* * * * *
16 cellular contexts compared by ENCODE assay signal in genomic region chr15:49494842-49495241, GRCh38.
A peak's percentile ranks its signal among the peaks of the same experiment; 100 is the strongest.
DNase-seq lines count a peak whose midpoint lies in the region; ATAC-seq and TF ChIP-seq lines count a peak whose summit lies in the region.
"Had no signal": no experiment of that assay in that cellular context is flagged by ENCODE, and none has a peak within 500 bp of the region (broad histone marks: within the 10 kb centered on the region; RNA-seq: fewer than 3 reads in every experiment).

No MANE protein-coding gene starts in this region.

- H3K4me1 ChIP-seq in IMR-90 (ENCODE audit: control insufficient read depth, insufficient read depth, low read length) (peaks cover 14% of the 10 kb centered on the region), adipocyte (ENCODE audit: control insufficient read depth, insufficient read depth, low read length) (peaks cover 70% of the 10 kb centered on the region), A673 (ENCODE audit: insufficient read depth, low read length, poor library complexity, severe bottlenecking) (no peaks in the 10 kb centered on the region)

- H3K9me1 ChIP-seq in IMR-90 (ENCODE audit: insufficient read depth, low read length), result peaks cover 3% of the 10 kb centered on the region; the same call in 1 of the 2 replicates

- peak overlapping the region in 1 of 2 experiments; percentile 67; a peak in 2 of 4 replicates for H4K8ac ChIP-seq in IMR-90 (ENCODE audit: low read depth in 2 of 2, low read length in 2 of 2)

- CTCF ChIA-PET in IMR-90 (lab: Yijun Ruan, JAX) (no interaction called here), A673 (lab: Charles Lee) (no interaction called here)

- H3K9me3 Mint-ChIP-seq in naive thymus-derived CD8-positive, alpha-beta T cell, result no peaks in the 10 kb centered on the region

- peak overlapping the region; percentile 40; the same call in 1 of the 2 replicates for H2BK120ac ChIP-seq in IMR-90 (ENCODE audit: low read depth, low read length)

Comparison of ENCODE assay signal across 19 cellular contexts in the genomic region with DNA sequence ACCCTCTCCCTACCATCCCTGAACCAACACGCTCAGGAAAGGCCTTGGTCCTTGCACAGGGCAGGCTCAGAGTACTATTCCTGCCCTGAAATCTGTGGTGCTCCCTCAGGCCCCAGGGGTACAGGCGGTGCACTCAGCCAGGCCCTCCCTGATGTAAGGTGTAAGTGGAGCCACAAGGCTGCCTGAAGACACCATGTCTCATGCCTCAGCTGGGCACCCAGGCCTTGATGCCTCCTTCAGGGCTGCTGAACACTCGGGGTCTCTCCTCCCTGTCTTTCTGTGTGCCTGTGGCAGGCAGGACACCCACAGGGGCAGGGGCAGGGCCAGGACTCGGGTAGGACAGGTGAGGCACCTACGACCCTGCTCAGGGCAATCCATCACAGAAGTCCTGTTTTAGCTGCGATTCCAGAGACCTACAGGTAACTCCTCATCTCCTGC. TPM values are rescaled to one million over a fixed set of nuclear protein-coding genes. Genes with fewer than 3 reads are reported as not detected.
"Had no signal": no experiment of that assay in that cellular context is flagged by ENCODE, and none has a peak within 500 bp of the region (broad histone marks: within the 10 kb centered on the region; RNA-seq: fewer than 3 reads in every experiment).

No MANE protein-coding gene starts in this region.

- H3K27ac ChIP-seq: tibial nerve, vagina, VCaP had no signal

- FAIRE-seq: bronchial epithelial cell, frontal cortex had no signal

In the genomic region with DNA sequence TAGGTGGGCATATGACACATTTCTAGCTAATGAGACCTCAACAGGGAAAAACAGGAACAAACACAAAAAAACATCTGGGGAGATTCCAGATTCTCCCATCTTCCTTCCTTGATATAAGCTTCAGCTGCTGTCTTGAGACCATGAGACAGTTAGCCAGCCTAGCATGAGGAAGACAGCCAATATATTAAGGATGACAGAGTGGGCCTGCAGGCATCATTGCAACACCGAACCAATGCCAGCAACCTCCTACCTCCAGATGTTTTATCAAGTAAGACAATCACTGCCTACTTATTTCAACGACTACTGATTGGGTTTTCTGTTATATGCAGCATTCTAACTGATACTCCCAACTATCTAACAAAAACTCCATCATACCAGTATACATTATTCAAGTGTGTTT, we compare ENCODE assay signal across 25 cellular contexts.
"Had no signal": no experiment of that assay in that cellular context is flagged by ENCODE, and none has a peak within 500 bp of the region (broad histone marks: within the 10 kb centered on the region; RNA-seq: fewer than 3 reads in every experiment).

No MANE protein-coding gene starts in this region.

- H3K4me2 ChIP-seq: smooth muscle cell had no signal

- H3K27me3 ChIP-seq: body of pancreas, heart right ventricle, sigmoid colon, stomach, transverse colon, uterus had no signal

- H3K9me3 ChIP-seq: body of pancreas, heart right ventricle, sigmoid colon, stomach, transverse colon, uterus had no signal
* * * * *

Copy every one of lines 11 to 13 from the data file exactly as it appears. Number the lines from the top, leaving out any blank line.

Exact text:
- peak overlapping the region; percentile 40; the same call in 1 of the 2 replicates for H2BK120ac ChIP-seq in IMR-90 (ENCODE audit: low read depth, low read length)

Comparison of ENCODE assay signal across 19 cellular contexts in the genomic region with DNA sequence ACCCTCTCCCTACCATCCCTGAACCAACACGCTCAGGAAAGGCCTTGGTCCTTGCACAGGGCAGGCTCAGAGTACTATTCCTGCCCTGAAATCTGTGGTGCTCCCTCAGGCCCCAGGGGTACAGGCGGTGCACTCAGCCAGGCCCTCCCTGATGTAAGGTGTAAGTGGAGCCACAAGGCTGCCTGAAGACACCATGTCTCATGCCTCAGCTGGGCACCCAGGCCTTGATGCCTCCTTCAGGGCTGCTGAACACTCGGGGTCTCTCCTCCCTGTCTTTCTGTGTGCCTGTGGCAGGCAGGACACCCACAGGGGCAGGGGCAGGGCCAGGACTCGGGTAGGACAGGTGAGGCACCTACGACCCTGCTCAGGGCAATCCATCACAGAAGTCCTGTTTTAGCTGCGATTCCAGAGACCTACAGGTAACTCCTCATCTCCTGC. TPM values are rescaled to one million over a fixed set of nuclear protein-coding genes. Genes with fewer than 3 reads are reported as not detected.
"Had no signal": no experiment of that assay in that cellular context is flagged by ENCODE, and none has a peak within 500 bp of the region (broad histone marks: within the 10 kb centered on the region; RNA-seq: fewer than 3 reads in every experiment).